2009 Volume 129 Issue 2 Pages 291-298
It is important to grasp the actual condition of power quality before attempting to maintain appropriate levels. Some data on power quality, such as on the harmonic voltage, are available but their actual conditions have not been clarified as a whole. This report analyzes power quality data in further detail and clarifies the following points:
The level of power quality varies due to two reasons: location and time. Overall, the distribution of voltage distortion is similar to a logarithmic normal distribution because the distribution due to location is similar to a logarithmic normal distribution. However, the distribution of the cube root of voltage unbalance is similar to a normal distribution. The distributions due to time are nearly symmetrical for both voltage distortion and voltage unbalance.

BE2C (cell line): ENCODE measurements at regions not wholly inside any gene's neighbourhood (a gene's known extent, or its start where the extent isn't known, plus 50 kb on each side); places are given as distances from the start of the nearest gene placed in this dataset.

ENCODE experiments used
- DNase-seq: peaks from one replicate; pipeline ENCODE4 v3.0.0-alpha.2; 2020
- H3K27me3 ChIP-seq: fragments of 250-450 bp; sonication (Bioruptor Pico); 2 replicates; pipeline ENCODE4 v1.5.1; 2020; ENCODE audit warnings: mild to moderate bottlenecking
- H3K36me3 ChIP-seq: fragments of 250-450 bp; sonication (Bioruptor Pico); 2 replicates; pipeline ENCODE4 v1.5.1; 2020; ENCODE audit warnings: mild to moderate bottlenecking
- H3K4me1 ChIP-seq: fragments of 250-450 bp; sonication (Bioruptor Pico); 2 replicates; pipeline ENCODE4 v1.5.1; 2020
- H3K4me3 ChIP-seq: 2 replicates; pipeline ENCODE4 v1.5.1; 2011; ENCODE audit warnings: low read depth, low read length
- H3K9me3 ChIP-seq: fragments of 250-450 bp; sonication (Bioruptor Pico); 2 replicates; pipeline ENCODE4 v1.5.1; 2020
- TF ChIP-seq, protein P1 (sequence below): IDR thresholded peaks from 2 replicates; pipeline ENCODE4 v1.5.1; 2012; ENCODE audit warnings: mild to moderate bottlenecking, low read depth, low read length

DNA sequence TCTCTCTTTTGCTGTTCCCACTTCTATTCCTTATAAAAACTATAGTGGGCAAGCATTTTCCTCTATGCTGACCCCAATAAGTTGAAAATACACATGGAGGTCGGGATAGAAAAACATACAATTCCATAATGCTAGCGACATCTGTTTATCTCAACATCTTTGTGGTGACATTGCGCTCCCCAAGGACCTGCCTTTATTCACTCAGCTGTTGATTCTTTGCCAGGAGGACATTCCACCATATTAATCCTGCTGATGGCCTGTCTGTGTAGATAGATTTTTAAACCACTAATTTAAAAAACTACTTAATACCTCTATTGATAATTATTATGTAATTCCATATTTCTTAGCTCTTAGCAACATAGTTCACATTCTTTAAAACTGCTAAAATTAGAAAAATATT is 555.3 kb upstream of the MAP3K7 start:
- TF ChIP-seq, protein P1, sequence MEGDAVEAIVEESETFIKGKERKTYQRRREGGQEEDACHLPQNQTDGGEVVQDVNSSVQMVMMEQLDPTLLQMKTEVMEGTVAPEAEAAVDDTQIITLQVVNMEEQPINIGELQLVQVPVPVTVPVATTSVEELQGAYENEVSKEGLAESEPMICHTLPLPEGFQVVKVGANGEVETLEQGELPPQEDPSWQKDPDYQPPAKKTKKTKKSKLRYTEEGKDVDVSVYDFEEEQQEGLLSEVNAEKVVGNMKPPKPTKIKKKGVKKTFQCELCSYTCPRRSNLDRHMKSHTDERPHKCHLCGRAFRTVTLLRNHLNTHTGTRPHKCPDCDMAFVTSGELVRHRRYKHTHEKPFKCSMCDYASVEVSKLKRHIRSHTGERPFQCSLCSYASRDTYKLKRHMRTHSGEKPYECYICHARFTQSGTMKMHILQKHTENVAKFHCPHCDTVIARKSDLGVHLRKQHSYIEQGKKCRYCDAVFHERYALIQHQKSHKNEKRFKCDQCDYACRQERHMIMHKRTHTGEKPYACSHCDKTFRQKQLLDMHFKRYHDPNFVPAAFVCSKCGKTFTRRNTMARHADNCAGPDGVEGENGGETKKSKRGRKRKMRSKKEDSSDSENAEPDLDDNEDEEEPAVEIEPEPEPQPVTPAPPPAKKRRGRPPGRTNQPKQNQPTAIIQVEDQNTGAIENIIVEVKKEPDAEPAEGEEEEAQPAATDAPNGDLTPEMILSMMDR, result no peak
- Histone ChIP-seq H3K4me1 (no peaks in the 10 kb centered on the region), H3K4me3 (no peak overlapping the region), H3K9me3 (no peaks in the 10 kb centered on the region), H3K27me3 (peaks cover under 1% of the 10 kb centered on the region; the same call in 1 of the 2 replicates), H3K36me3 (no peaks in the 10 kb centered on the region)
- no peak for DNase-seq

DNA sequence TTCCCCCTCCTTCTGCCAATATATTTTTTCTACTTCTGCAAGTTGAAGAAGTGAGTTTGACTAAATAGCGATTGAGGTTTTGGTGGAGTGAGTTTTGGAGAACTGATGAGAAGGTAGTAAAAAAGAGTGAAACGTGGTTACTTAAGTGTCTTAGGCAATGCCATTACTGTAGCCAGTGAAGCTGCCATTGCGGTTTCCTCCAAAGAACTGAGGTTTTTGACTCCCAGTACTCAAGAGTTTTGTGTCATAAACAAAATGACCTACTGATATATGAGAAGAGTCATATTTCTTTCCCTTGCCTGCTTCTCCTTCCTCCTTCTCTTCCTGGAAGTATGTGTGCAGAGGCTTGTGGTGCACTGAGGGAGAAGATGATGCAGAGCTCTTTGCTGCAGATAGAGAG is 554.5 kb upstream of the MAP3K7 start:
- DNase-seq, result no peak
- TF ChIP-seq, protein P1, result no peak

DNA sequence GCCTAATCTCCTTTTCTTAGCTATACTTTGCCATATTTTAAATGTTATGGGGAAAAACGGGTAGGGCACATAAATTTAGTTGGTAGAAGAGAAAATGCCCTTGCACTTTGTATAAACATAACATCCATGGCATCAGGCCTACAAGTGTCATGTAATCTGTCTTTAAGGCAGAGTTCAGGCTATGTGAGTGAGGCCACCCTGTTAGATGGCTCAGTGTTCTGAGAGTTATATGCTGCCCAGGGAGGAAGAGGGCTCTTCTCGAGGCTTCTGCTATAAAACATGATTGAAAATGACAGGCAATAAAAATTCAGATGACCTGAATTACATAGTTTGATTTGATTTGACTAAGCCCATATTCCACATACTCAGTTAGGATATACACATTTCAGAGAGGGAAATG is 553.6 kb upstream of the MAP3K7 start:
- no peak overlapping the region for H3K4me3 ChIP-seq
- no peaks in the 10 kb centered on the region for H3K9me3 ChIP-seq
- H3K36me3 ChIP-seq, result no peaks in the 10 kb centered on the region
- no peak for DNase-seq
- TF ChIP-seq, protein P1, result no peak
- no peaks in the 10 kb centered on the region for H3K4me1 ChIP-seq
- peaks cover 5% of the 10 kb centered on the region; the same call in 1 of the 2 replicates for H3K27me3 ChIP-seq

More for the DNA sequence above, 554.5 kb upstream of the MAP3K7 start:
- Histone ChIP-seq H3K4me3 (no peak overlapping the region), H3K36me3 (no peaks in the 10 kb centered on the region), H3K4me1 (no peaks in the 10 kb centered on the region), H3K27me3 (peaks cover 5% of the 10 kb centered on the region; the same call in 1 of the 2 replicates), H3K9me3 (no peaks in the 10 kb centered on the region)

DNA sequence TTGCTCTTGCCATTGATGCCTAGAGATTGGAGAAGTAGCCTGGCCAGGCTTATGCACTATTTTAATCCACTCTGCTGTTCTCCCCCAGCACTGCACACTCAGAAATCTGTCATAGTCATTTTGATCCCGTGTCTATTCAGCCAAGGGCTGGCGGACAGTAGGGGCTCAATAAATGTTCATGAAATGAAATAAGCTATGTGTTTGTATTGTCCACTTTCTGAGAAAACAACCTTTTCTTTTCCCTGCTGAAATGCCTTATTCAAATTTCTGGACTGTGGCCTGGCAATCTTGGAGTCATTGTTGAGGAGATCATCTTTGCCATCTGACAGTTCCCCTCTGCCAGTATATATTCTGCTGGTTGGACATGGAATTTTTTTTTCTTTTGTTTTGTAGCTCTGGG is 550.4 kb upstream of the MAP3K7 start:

Analysis of measured data from 1999 to 2006 revealed that the recent annual trend of voltage distortion was certainly decreasing. The Japanese government issued limits on harmonic currents from home appliances in 1994. Thus, it seems to have taken five years for the effect of these limits to appear as the appliances that were in use in 1994 were slowly replaced with ones that conformed to the limits.
When power quality is measured, it is important to determine the reliability of the measured data. The number of measuring points necessary to estimate confidence intervals was clarified. To estimate them within a ± 10% error, 50 and 120 measuring points are necessary for voltage distortion and voltage unbalance, respectively.